2. Objective

The purpose of the present study is to determine the toxicity of the expired and unexpired pesticide formulations towards Pseudokirchneriella subcapitata and compare them with their toxicological endpoints such as and and their 95% confidence limits. Growth is quantified with measurements of the algal biomass as a function of time.

3. Materials and Methods

Based on the wide usage of pesticide formulations in India, the following pesticide formulations were selected for the present study: Insecticides: (1) Dichlorvos 76% EC, (2) Endosulfan 35% EC, (3) Quinalphos 25% EC; Pyrethroids: (4) Alphacypermethrin 10% SC, (5) Fenvalerate 20% EC, (6) Lambda-cyhalothrin 5% EC; Herbicides: (7) Pretilachlor 50% EC, (8) 2,4-D sodium salt 80% WP, (9) Fenaxaprop-p-ethyl 9.3% EC;Fungicides: (10) Tebuconazole 25% EC, (11) Mancozeb 75% WP, (12) Hexaconazole 5% EC; Combinational Fungicides: (13) Captan 70% + Hexaconazole 5% WP, (14) Carbendazim 12% + Mancozeb 63% WP, (15) Metalaxyl 8% + Mancozeb 64% WP.

All the above products (unexpired pesticide formulation) were purchased from pesticide shops in the market, and all the products were within the mandatory for two-year-shelf life period. The same 15 expired products were obtained from IIBAT’s repository (expiry period within the range of 10 to 24 months after two years of shelf life) were tested simultaneously as given in Table 1. Manufacturer’s name and brand name of pesticides are withheld.

The test species green alga Pseudokirchneriella subcapitata strain SAG 61.81 was used in this study. The primary culture was procured from University of Göttingen, Germany, and the culture is maintained in the Department of Ecotoxicology, IIBAT, as per the procedure stated in the OECD guideline number 201 [24].

The nutrient culture medium, OECD TG 201 medium (Table 2), was used for the present study. The deionised water was used to prepare OECD medium throughout the study. All pesticide formulations were dissolved in the OECD medium without using any solvent. The initial pH of bulk solution of each test item concentration and control was recorded and adjusted when required to using 0.1 M NaOH (sodium hydroxide) solution, and final pH was recorded in control and treated flasks at 72 h after incubation. The test item concentrations (Table 3) were fixed for each pesticide formulation both for expired and unexpired pesticide formulations on the basis of available reference literature for unexpired pesticide formulation [25]. The test item stock solution was diluted with the OECD medium to attain the required test item concentrations. For each treatment and control, 100 mL of test item solution was transferred into sterile 250 mL Erlenmeyer flasks.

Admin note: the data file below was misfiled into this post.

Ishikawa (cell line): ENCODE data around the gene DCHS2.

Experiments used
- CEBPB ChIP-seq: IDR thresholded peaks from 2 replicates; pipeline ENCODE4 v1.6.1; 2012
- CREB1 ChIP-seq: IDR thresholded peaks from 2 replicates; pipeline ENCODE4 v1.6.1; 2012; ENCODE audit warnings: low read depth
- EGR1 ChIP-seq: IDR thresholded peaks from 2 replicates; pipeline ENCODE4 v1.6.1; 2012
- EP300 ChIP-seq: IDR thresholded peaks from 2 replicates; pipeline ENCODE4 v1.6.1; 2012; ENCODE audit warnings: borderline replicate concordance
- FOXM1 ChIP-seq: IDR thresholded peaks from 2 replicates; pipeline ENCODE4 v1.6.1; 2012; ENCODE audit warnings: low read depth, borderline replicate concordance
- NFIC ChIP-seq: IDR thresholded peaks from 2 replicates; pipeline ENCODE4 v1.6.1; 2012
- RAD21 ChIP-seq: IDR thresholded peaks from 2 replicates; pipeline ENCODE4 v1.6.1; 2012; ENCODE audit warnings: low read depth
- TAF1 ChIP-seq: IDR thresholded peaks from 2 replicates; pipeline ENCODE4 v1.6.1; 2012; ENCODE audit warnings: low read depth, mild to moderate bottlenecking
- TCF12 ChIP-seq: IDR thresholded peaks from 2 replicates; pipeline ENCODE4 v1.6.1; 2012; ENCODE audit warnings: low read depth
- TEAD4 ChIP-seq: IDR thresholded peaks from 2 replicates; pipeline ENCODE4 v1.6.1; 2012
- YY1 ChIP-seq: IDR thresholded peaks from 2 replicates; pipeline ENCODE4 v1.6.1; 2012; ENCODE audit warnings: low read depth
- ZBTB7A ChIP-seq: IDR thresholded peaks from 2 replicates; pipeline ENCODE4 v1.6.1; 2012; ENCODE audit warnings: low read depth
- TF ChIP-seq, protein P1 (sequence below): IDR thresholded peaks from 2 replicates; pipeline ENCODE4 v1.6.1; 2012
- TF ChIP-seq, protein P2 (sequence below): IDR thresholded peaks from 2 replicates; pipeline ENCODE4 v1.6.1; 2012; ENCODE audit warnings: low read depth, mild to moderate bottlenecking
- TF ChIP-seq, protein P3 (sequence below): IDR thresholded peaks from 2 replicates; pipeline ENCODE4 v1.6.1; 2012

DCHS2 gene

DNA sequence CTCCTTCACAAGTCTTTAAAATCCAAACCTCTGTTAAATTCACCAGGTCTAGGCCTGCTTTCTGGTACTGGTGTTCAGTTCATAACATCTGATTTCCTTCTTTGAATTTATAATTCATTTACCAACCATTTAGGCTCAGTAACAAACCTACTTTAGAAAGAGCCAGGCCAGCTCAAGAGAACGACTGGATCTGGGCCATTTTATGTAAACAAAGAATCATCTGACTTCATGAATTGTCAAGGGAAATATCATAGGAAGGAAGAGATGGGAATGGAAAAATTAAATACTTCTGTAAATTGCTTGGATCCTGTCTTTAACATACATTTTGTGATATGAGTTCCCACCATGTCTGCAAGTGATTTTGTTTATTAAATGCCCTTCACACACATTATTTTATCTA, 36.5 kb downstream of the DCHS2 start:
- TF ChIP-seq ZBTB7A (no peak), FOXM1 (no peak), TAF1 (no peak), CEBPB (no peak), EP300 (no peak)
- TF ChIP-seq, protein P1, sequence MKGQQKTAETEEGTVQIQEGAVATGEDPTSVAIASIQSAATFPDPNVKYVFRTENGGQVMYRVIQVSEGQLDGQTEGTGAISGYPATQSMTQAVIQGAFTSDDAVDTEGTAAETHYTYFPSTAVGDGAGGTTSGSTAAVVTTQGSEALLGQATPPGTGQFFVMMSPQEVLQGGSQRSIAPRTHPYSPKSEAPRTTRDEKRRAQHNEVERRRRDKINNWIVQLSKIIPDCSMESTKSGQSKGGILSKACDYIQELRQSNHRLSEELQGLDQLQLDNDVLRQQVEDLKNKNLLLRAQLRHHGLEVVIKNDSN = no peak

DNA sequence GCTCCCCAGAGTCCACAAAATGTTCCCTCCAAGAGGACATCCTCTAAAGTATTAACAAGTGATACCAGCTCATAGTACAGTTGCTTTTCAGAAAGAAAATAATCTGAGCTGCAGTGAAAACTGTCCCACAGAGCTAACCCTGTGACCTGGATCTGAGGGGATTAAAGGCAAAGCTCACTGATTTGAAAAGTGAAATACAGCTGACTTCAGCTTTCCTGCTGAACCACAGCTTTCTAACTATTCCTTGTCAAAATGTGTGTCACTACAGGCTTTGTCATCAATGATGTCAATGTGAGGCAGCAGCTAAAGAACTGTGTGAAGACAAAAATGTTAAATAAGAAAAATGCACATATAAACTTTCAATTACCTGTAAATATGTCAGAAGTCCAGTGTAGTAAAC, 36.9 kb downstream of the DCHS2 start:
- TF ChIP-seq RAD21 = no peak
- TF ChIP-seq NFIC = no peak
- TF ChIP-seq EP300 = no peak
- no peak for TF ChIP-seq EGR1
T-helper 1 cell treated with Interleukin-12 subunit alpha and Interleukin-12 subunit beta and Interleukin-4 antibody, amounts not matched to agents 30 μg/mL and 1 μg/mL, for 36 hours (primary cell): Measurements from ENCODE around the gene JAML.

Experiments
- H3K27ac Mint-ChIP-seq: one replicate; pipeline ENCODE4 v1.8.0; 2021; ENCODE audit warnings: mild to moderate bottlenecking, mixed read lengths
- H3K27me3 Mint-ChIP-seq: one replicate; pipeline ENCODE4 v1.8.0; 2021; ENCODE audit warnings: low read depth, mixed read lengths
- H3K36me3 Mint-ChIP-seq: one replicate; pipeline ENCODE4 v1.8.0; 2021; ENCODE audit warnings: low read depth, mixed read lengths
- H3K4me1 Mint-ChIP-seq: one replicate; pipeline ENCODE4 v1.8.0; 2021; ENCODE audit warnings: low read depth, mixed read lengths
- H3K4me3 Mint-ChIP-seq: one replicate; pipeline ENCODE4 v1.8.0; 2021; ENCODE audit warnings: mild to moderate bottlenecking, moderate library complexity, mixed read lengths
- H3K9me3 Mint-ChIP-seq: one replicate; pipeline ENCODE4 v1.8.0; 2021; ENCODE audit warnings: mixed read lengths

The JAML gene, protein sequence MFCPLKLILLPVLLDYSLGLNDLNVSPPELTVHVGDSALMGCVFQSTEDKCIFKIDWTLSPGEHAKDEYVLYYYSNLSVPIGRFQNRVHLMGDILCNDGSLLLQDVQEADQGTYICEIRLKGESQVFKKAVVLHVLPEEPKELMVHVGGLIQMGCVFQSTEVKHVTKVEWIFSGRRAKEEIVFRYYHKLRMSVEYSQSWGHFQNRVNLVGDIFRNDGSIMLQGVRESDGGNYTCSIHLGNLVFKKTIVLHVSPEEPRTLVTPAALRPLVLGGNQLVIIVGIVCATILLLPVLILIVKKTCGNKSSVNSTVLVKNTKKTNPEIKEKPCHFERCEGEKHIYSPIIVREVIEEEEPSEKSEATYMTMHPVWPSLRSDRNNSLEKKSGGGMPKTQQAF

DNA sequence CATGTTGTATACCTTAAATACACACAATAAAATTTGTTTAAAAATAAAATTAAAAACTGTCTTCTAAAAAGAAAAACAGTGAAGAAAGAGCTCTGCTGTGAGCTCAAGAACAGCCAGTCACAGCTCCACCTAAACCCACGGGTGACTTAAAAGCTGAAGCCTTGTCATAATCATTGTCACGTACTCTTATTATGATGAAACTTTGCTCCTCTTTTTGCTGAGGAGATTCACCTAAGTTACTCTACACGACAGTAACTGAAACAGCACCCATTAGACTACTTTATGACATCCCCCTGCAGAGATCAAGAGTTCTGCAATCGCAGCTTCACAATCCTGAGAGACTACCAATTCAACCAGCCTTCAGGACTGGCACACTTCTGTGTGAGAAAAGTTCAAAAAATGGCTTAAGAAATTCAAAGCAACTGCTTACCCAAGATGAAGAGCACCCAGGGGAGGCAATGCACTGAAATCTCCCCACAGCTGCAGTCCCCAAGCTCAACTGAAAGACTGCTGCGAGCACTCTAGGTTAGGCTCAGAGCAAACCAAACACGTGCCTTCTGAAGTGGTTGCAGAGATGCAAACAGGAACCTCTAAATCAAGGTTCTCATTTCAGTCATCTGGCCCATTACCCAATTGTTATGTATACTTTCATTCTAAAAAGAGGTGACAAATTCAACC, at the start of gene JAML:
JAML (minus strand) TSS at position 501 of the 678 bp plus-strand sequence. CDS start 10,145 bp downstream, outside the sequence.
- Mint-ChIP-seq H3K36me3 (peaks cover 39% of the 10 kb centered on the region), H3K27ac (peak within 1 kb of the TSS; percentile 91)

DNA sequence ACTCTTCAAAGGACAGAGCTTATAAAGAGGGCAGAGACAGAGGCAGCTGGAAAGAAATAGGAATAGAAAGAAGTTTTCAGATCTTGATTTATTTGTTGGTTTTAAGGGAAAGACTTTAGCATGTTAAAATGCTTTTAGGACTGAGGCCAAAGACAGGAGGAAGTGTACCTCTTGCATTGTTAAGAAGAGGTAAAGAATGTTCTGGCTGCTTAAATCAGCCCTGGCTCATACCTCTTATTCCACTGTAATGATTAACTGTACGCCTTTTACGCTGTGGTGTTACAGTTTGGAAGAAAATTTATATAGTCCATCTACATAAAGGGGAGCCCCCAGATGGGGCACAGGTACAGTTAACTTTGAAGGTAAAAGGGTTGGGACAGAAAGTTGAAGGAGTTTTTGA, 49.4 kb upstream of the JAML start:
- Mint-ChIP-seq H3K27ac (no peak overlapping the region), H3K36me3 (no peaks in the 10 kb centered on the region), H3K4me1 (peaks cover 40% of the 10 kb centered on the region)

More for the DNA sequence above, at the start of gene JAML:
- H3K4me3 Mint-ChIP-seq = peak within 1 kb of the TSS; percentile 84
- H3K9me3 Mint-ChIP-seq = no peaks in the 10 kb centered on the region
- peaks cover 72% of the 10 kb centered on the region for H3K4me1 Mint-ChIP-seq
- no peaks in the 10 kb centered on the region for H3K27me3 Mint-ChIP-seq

The control and treatment flasks were inoculated with three-day-old preculture of Pseudokirchneriella subcapitata to get an initial cell concentration of about cells per mL under aseptic conditions. All the flasks were kept in the shaker incubator for 72 h providing continuous illumination of 6500–8000 lux light intensity with temperature ranging 20–22°C and continuously shaken at 110–120 rpm. During the experiment, control and treatment flasks were randomly repositioned in the shaker incubator daily to minimize the variation of the light intensity. After 72 h of incubation, alga cell count was recorded in all the flasks using Improved Neubaur’s Haemocytometer under illuminance of the microscope.

Based on the inhibitions of yield and growth rate, (0–72 h) and (0–72 h) were determined with 95% confidence limits by probit, logit, and log-log model. The ECX (effective concentration) values were reported based on the statistical model with the best fit. The calculations were done using software TOXSTAT 3.5 version [26].